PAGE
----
Illinois Public Media News
(With additional reporting from The Associated Press)
An Illinois House committee has approved a new, smaller gambling plan that backers hope can survive a threatened veto by Gov. Pat Quinn.
It passed 8-2. Rep. Lou Lang (D-Skokie) said the measure could be changed even more before a vote by the full House. Lawmakers approved a major gambling expansion during the spring legislative session. But they never bothered sending the bill to Quinn out of fear that he would veto it.
The Democratic governor has a number of concerns, particularly the idea of allowing slot machines at horse racing tracks. After the governor panned it, Lang pushed for the smaller proposal. The new proposal would still allow slots at racetracks but not at Chicago airports. It also lowers the amount of growth allowed for existing casinos.
"I'm sure even the governor would say we have made a good faith effort to match up some of the governor would agree good faith effort to match up some of our ideas with some of his ideas," Lang said.
However, despite the changes Lang said he still expects the governor will oppose it.
The lure of additional gambling in Illinois has some communities on opposite sides of the issue.
When riverboat gambling was legalized more than 20 years ago, it was sold as a way to boost tourism and the sagging economies in certain towns. Now communities like Rockford, Danville, even Chicago want in on the action. The idea of a quaint trip gambling down the river is long gone. It is all about money and jobs.
"We fit in that original description of an economically depressed community," Danville Mayor Scott Eisenhauer said. "I'm not happy to say that but what i am happy to do is to stand here and fight for an opportunity to bring jobs to our community."
The city is one of five that would be allowed to add gambling under a package being considered at the capitol. An earlier effort met resistance from Gov. Quinn and mayors whose towns already have casinos. Elgin Mayor Dave Kaptain said his town has used proceeds from gaming on projects.
"We built a police station, we built a recreation center, and those days will be rapidly disappearing for us," Kaptain said.
Kaptain also raised concerns about slot machines at horse tracks, which he says would take money from existing casinos.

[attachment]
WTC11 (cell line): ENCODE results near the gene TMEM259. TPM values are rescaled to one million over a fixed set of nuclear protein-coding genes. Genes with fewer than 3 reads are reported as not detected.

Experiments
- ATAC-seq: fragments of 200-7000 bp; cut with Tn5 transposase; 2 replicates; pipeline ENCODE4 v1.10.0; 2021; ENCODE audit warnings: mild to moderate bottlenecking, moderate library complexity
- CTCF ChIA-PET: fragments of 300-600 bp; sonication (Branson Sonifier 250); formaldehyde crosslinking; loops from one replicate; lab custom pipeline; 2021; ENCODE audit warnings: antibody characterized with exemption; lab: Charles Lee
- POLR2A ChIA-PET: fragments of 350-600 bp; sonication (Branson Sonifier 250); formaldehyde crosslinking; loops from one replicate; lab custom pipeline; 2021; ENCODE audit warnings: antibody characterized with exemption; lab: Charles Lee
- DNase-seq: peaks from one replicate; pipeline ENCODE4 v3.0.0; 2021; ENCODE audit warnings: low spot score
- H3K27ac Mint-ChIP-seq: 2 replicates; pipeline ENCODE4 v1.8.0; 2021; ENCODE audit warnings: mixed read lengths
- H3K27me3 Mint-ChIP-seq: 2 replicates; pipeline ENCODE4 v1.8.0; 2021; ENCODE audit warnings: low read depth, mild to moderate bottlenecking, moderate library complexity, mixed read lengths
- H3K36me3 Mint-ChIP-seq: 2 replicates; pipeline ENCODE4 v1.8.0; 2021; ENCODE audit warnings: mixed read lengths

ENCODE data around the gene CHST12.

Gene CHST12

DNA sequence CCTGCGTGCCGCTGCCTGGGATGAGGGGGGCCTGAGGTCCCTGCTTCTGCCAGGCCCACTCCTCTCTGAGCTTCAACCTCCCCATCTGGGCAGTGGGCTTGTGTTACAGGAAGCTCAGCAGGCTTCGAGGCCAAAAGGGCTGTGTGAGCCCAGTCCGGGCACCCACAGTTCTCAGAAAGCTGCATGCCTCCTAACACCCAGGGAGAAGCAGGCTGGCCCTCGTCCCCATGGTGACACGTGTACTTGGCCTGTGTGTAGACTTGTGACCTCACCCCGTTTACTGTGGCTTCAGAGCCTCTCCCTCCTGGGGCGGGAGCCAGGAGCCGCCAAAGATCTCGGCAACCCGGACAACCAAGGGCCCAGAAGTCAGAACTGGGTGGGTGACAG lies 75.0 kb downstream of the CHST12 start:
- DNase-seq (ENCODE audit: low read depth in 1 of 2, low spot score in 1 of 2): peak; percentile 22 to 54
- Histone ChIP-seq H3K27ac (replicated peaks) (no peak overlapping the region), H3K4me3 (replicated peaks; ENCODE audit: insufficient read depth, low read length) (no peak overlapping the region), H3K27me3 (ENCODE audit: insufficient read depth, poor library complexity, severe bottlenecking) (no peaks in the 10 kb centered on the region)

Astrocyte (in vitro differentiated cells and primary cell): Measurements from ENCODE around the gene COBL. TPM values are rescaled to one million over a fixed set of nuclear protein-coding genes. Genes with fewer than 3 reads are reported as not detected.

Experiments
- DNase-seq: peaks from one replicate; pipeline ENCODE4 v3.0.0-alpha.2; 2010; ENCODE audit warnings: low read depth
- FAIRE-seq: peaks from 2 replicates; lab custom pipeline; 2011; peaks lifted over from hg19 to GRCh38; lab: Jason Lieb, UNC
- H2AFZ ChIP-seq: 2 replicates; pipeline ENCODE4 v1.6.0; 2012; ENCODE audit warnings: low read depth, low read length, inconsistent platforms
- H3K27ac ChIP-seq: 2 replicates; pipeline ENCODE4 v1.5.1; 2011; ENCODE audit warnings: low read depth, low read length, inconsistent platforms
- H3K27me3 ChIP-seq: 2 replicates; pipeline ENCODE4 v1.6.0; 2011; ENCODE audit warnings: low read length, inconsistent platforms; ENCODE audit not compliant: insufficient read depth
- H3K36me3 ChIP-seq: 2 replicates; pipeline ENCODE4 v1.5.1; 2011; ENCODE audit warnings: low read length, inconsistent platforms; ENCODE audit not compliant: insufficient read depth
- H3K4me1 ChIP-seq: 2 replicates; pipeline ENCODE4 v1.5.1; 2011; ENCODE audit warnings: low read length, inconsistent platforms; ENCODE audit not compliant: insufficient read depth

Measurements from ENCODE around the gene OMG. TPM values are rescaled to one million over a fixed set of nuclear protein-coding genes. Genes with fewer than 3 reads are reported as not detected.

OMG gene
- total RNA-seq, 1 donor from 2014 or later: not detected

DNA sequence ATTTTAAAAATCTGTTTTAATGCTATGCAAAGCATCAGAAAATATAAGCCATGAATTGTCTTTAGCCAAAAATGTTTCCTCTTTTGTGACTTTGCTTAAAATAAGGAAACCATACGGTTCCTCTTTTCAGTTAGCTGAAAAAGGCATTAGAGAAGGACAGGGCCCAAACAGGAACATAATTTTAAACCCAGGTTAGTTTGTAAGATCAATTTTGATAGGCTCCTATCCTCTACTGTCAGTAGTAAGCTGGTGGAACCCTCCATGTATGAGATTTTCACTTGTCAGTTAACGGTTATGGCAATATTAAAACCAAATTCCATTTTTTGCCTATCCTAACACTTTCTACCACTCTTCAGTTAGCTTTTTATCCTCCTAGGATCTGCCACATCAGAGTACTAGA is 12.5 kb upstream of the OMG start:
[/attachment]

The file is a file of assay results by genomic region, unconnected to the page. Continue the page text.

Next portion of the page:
Illinois lawmakers head to Springfield on Tuesday for the last week of the fall session.
Several big items have been pushed to the back burner, including a bill that would overhaul Illinois' pension systems. It's proving to be one of the most radioactive issues in the legislature this year. And that's why lawmakers might put it off -- again.
Putting it off, however, won't make the state's financial picture better. Gov. Pat Quinn in September announced he needed to close seven prisons and homes for the disabled because there is no money to keep them operating. If his decision stands, it will mean a major reshuffling of the mentally ill, some of whom were sent to institutions because they're dangerous. It could mean relocating adults and children who have severe physical disabilities.
There are many examples of the budget crunch. The state is so far behind paying its bills, it had to stop a program that helped fund burials of poor people whose families couldn't afford to bury them.
"We're broke, as everyone knows," said Ty Fahner, a former Illinois attorney general and president of the Civic Committee, which focuses on economic growth.
His group has been pushing legislation that would make state workers, teachers and others pay more toward their retirements. Because the state is so far behind paying its share to their retirement accounts, there is little money left over. The debt grows each year, taking a bigger share of the state budget.
State Rep. Kevin McCarthy (D-Orland Park) is chairman of the House pensions committee.
"I don't think there's any member of the General Assembly who doesn't realize this is a problem we have to do something about," he said.
But lawmakers seem to be gearing up for their final week of session without addressing the single biggest budget pressure facing taxpayers.
"This all comes from basic cowardice, and I mean that word sincerely," said Fahner who believes lawmakers are more focused on their re-eletion campaigns than on the state's budget crisis. Goups that oppose the bill are powerful. Unionized teachers and state workers are hounding lawmakers with phone calls and e-mail. And union leaders are determined to run candidates against incumbents who support the idea of making their members pay more.